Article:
Expanding on 4):
The desirable properties likely get shredded under reflection. Once the AI is in the business of noticing and resolving conflicts and inefficiencies within itself (as is liable to happen when its goals are ad-hoc internalized correlates of some training objective), the way that its objectives ultimately shake out is quite sensitive to the specifics of its resolution strategies.
Suppose you shape your training objectives with the goal that they're better-achieved if the AI exhibits nice/kind/compassionate behavior. One hurdle you're up against is, of course, that the AI might find ways to exhibit related behavior without internalizing those instrumental-subgoals as core values. If ever the AI finds better ways to achieve those ends before those subgoals are internalized as terminal goals, you're in trouble.
And this problem amps up when the AI starts reflecting.
E.g.: maybe those values are somewhat internalized as subgoals, but only when the AI is running direct object-level reasoning about specific people. Whereas when the AI thinks about game theory abstractly, it recommends all sorts of non-nice things (similar to real-life game theorists). And perhaps, under reflection, the AI decides that the game theory is the right way to do things, and rips the whole niceness/kindness/compassion architecture out of itself, and replaces it with other tools that do the same work just as well, but without mistaking the instrumental task for an end in-and-of-itself.
Lest this example feel completely implausible, imagine a human who quite enjoys dunking on the outgroup and being snide about it, but with a hint of doubt that eventually causes them — on reflection — to reform, and to flinch away from snideness. The small hint of doubt can be carried pretty far by reflection. The fact that the pleasure of dunking on the outgroup is louder, is not much evidence that it's going to win as reflective ability is amplified.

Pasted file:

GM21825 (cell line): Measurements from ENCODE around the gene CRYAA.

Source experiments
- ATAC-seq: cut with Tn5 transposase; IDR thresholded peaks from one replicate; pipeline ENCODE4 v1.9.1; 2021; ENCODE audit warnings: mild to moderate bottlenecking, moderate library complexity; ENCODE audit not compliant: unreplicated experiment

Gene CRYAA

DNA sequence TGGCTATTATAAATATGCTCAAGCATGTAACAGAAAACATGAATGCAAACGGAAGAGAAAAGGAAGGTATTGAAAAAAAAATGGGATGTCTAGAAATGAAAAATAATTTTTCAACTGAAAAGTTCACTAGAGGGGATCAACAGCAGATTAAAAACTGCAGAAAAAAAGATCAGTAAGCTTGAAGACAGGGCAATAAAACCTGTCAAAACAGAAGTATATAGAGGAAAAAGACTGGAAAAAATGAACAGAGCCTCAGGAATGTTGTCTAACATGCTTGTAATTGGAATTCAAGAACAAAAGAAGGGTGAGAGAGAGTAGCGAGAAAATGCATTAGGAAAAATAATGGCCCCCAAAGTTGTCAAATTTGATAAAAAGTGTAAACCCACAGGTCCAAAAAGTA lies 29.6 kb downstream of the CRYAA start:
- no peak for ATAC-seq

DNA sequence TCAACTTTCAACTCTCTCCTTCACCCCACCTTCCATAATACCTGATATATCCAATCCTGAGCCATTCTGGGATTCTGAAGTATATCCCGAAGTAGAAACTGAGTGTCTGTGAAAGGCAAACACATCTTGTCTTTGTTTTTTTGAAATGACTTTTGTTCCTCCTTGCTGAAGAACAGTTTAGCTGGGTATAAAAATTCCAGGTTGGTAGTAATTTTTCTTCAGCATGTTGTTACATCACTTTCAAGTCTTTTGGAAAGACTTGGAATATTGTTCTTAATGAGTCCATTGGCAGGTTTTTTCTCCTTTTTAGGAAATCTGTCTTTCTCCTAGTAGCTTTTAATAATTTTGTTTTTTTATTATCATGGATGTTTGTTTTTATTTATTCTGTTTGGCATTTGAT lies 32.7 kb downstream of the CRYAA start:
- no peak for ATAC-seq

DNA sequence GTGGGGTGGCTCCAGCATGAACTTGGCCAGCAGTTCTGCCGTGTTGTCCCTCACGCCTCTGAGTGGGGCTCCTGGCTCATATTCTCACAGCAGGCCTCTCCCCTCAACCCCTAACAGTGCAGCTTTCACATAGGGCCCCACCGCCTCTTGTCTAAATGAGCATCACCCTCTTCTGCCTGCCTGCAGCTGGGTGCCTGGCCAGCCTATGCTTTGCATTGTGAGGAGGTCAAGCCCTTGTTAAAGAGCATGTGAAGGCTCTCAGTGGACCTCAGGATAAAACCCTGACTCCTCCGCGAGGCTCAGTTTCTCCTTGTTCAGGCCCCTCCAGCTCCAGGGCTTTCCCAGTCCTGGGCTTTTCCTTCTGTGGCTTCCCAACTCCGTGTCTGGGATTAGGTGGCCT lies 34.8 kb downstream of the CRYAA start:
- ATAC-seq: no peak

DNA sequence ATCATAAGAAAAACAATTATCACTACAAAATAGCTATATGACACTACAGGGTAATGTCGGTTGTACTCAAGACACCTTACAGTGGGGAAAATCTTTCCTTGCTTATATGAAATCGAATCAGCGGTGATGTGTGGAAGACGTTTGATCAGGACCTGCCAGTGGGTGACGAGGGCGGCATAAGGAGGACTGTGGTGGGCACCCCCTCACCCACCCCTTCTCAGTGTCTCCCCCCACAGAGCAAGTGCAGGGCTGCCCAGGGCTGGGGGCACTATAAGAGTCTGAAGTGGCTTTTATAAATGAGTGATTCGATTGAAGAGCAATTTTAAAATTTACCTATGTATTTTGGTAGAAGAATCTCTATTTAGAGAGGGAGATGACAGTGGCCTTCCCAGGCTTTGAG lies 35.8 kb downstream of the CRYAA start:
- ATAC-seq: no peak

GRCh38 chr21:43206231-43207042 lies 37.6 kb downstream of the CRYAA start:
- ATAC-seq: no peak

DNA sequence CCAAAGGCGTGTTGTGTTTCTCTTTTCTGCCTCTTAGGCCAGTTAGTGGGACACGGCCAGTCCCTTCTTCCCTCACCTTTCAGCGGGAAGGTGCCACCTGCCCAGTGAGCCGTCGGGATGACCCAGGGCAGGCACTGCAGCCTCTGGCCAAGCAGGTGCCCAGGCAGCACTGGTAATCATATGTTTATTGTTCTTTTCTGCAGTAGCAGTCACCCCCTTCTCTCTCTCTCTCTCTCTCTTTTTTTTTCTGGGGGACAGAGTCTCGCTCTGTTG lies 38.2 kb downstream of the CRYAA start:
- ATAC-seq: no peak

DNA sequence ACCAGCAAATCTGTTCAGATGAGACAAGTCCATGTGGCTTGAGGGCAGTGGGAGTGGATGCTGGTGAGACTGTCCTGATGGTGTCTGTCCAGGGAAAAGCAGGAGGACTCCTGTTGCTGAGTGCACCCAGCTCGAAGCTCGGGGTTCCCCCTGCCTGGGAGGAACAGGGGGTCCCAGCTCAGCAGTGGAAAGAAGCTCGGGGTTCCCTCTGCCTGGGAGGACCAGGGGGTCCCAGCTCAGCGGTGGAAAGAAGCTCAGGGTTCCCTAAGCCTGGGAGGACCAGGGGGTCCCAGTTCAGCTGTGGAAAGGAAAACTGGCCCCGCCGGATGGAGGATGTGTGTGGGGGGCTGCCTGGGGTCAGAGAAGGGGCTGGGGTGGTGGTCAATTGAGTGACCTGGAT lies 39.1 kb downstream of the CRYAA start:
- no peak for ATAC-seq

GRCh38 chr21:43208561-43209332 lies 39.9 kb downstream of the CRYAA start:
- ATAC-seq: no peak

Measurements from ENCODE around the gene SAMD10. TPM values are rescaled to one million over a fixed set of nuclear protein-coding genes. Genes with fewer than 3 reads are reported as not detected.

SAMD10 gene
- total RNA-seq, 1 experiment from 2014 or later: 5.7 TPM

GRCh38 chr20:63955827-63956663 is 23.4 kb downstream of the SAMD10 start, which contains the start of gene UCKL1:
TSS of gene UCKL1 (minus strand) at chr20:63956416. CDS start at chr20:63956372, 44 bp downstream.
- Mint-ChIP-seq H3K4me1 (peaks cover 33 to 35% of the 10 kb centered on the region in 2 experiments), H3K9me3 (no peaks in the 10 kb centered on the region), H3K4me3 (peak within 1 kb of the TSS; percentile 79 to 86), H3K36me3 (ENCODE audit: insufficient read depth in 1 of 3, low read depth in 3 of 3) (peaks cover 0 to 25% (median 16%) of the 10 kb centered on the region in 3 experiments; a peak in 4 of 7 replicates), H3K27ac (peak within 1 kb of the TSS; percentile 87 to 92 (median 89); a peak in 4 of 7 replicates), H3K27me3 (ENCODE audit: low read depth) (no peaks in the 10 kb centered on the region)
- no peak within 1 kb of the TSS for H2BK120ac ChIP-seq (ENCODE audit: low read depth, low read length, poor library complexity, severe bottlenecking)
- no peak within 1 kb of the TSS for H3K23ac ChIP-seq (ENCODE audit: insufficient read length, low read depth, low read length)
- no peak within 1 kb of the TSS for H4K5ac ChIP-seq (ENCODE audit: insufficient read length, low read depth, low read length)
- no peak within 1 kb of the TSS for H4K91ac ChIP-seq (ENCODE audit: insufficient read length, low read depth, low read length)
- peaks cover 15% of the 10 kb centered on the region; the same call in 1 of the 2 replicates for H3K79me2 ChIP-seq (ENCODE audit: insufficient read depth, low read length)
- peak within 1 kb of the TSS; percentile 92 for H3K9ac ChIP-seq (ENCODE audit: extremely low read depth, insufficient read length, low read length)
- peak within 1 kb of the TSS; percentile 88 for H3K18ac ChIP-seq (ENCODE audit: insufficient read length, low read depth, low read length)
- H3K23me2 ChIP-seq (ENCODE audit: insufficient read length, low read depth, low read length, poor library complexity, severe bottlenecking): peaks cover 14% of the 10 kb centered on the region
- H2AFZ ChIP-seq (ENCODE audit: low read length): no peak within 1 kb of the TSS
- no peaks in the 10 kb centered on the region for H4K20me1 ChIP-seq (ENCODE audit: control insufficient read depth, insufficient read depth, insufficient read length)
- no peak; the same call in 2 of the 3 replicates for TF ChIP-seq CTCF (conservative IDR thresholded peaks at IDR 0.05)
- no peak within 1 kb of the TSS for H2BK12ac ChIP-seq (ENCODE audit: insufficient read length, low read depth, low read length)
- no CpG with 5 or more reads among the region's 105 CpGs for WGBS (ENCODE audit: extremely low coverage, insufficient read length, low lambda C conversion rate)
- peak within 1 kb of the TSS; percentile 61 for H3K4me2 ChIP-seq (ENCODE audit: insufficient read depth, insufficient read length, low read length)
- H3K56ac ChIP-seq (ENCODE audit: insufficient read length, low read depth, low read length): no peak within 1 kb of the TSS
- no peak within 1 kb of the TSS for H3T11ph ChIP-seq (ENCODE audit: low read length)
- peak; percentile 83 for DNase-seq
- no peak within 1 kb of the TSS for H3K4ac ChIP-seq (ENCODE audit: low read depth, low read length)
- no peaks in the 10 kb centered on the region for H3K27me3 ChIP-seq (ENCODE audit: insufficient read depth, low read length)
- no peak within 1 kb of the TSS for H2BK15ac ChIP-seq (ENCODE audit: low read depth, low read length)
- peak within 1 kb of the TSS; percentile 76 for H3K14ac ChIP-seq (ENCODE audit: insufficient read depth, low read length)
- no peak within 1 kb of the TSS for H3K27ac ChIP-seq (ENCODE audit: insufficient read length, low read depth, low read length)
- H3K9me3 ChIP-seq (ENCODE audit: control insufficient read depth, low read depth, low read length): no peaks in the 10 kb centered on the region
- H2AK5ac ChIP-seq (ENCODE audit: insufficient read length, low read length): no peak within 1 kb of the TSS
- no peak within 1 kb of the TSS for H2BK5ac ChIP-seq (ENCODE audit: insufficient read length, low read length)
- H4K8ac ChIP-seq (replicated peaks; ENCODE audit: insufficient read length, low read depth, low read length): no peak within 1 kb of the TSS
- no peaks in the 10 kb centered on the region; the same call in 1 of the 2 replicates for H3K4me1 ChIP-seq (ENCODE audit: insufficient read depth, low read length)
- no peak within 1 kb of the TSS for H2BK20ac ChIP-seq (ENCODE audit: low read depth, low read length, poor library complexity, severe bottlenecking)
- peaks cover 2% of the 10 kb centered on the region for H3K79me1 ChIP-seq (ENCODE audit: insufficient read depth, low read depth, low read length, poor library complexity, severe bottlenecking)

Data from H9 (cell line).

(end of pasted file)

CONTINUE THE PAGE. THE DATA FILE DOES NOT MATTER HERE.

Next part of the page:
Another example of this sort of dynamic in humans: humans are able to read some philosophy books and then commit really hard to religiosity or nihilism or whatever, in ways that look quite misguided to people who understand the Law. This is a relatively naive mistake, but it's a fine example of the agent's alleged goals being very sensitive to small differences in how it resolves internal inconsistencies about abstract ("philosophical") questions.
A similar pattern can get pretty dangerous when working with an AGI that acts out its own ideals, and that resolves “philosophical” questions very differently than we might — and thus is liable to take whatever analogs of niceness/kindness/compassion initially get baked into it (as a correlate of training objectives), and change them in very different ways than we would.
E.g.: Perhaps the AI sees that its “niceness” binds only when there's actually a smiling human in front of its camera, and not in the case of distant humans that it cannot see (in the same way that human desire to save a drowning child binds only in specific contexts). And perhaps the AI uses slightly different reflective resolution methods than we would, and resolves this conflict not by generalizing niceness, but by discarding it.
And: all these specific examples are implausible, sure. But again, I'm angling for a more general point here: once the AI is reflecting, small shifts in reflection-space (like "let's stop being snide") can have large shifts in behavior-space.
So even if by some miracle the vast differences in architecture and training regime only produce minor (and survivable) differences between human niceness/kindness/compassion and the AI's ad-hoc partial internalizations of instrumental objectives like "be legibly cooperative to your trading partners", similarly-small differences in its reflective-stabilization methods are liable to result in big differences at the reflective equilibrium.
I suspect I'm one of the people that caused Steven to write up his quick notes on mirror-neurons , because I was trying to make this point to him, and I think he misunderstood me as saying something stupid about mirror neurons.ETA: nope!
Nope, I don’t remember you ever saying or writing anything stupid (or anything at all) about mirror neurons. That post was not in response to anything in particular and has no hidden agenda. :-)
I strongly agree that it’s a bad idea to try to get nice AGIs by doing a blind evolution-like outer-loop search process in an environment where multiple AGIs might benefit from cooperation—see Section 220.127.116.11 here for my three reasons why (which seem complementary to yours).
However, I don’t think that blind evolution-like outer-loop search processes are an ingredient in either shard theory or “alignment by default”.
At least in the shard theory case, the shard theory people seem very clear that when they talk about humans, they’re thinking about within-lifetime learning, not human evolution. For example, they have a post that says “Evolution is a bad analogy for AGI” right in the title!! (I agree btw.)
OK, now it seems that the post is maybe shifting away from evolution and towards within-lifetime learning, which I like.